EnCase is a 14-function tool with enough leverage to install a set of RaceFace cranks (8mm), to adjust the swingers on my single speed (6mm), to properly crank down rotor bolts (T-25), and extra functions (T-10, Spoke tool, valve core tool) that are handy. It’s on my Walt because I do sometimes tension my chain in the woods (even though I certainly try to make sure my bikes are dialled before leaving home). The ironic thing with EnCase is a lot of people I know who’d have the money to buy the system without a second thought have carbon bars with too narrow an ID to run it.

In terms of use, EnCase takes more fiddling than BITS to use so for someone on the clock BITS is going to be a much faster option. It’s also the simpler tool for folks prone to losing stuff on the trail (I have no doubt folks have lost individual EnCase bits already).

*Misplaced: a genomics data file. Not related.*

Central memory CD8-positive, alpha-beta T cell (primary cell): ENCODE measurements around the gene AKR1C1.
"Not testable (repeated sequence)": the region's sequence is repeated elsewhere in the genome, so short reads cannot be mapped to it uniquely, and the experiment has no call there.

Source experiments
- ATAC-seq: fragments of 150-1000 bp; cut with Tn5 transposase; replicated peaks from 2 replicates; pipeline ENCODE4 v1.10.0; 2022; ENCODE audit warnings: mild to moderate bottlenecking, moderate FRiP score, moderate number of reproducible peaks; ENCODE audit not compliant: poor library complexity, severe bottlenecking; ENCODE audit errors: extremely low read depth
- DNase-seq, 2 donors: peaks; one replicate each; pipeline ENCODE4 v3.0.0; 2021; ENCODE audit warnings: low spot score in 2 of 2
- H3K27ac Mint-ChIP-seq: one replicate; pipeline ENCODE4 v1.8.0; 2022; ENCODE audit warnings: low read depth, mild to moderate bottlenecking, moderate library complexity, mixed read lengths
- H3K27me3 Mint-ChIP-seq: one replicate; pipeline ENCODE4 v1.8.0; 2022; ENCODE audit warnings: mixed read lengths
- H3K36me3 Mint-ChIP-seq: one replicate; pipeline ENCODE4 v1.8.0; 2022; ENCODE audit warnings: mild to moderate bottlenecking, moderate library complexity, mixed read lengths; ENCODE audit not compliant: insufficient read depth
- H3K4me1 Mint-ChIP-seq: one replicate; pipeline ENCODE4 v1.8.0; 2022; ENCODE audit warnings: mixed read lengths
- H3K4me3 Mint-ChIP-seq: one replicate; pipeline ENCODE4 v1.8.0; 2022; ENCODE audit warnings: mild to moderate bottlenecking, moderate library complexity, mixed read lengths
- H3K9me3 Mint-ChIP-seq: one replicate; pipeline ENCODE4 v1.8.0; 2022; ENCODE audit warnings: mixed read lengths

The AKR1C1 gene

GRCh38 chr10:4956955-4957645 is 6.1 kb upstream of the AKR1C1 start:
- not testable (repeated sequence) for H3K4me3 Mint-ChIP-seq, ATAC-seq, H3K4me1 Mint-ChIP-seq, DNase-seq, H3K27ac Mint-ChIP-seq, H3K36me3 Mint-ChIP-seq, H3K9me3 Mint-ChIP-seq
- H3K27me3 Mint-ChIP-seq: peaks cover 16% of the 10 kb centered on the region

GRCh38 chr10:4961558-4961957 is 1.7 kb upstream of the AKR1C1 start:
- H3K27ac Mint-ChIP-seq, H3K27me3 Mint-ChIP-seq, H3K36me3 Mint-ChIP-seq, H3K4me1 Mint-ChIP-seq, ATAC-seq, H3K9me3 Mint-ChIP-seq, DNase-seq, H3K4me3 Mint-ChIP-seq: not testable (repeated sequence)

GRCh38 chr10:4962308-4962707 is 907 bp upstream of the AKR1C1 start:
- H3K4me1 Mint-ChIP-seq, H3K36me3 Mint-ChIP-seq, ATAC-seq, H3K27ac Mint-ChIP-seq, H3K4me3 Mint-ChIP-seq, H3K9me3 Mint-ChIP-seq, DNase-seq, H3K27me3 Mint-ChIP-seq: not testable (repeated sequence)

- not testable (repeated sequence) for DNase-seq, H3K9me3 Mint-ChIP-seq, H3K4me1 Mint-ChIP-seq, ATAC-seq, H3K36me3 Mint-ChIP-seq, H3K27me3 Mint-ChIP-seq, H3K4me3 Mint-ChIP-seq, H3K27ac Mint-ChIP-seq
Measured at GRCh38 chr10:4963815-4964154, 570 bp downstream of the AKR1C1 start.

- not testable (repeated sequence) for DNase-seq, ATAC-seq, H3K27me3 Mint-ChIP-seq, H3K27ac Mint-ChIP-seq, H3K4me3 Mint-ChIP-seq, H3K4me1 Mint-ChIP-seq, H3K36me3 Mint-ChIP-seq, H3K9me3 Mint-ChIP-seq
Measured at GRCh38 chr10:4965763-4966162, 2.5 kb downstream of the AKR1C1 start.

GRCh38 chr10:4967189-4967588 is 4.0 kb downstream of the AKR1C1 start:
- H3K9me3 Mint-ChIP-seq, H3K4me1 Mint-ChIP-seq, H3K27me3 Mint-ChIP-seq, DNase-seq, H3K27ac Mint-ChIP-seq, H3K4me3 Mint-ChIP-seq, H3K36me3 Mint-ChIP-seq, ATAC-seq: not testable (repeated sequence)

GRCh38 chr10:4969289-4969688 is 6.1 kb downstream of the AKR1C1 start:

On the other hand, EnCase is much, much closer to being a shop-tool experience on the trail. It’s genuinely pleasant to use. If I was going on a road trip I’d take proper individual duplicates of everything in the BITS tool in my car. With the EnCase that wouldn’t be necessary.

Hope that’s helpful.

Reply

nouseforaname
+1 Andrew Major
Nouseforaname  - July 24, 2020, 10:20 a.m.

Re: Comment about how tough it is to get out of the steer tube. I have resorted to sliding my glove through the little loop to get some force on it to pull it out. Can't do it with fingers. It's been in and out a half dozen times so far - twice on the trail. My bike has the SRAM UDH (8mm), which means that this tool, along with a CO2 and tube/lever stored in the DT and a spare hanger strapped to my seat rails has me covered for most likely on trail mishaps. Feels very liberating to go without ANY pack on the trail, but I've never been a kitchen sink kind of guy - in fact I've certainly carried LESS than this, even with a Camebak on!